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Marketing Health & Wellness to U.S. Hispanics

09/24/2015 12:00PM | 4516 views

“The first wealth is health” – Ralph Waldo Emerson

Hispanic attitudes towards health and wellness impact a range of categories, from fast food to pharmaceutical, and understanding the Hispanic point-of-view is becoming increasingly critical to the success of American business. This article will highlight some of the factors that have historically influenced Hispanics and provide key takeaways for marketers interested in reaching out to the U.S. Hispanic market. 

KEY DRIVERS

Many factors have historically influenced Hispanics in health and wellness decisions and behaviors. Marketers should not only learn to recognize these factors, but also be able to overcome the roadblocks that in many instances they represent.  Marketers face a challenge of striking a balance between General Market norms and what Hispanics learn from their families and individual countries of origin.

Following, let’s examine some of the key factors and traits to consider:

1.     Hispanics share a low level of health literacy.  Recent immigrants are even less knowledgeable than their acculturated peers.

2.     Hispanics are at a greater risk for a number of chronic illness and diseases.  This holds true despite Hispanics having lower mortality rates than the overall population.

3.     Hispanics have the highest uninsured rates (32%) of any racial or ethnic group. This contributes to a lack of adequate healthcare.

4.     Hispanics have a permissive attitude towards defining “healthy.” The General Market tends to look at health through the lens of deprivation, while Hispanics tends to be more permissive in their dietary allowances. For example, while soda may be completely eliminated from the General Market home, Hispanics tend to see sugary beverages as just one element in an otherwise healthy diet and “part of being a kid.”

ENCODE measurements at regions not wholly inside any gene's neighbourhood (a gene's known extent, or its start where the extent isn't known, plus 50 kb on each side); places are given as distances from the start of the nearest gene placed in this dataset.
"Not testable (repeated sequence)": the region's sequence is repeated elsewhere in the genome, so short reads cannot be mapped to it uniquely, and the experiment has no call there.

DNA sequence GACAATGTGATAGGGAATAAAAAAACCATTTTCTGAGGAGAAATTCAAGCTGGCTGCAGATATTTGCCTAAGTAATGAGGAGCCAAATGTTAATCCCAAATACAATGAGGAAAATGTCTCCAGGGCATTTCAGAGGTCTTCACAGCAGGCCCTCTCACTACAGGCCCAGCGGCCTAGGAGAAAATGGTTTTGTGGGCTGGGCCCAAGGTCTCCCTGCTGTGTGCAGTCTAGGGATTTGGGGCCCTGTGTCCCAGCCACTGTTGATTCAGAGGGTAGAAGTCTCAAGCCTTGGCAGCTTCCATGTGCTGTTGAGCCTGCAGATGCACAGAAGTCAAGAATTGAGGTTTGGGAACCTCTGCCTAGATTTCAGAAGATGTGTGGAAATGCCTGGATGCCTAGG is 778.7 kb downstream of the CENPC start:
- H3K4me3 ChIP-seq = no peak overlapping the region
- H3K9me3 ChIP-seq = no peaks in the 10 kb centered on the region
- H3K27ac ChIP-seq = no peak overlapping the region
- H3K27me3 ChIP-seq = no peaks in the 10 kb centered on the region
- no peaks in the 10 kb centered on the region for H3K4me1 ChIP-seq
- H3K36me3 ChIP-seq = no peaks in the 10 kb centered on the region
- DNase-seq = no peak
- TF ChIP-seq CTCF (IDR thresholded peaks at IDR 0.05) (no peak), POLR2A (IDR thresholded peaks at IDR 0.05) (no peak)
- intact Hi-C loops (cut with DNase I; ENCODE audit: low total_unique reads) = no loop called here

5.     Hispanics exhibit a different approach to exercise. Attitudes towards physical activity and body image are also different. While the General Market tends to follow strict fitness regimens (gym memberships, personal trainers, etc.) and pursue adrenaline-filled activities (mountaineering, snowboarding, etc.), Hispanics are less intense about conquering Mother Nature.  Instead, they’re more focused on activities that provide general mobility, whether it’s simply going for a walk or playing with their kids at the park.  In addition, Hispanics see a little extra body fat and curves as a sign of good health; there’s less emphasis to have visibly defined abdominal muscles or size 0 frame.

6. Superstitions and home remedies can play a major role. This is true especially for older, less acculturated Hispanics.  Although many younger, acculturated Hispanics see home remedies as antiquated, these healing methods are culturally approved and also provide a low-cost alternative to modern medical care. 

CULTURAL INFLUENCES

Getting Personal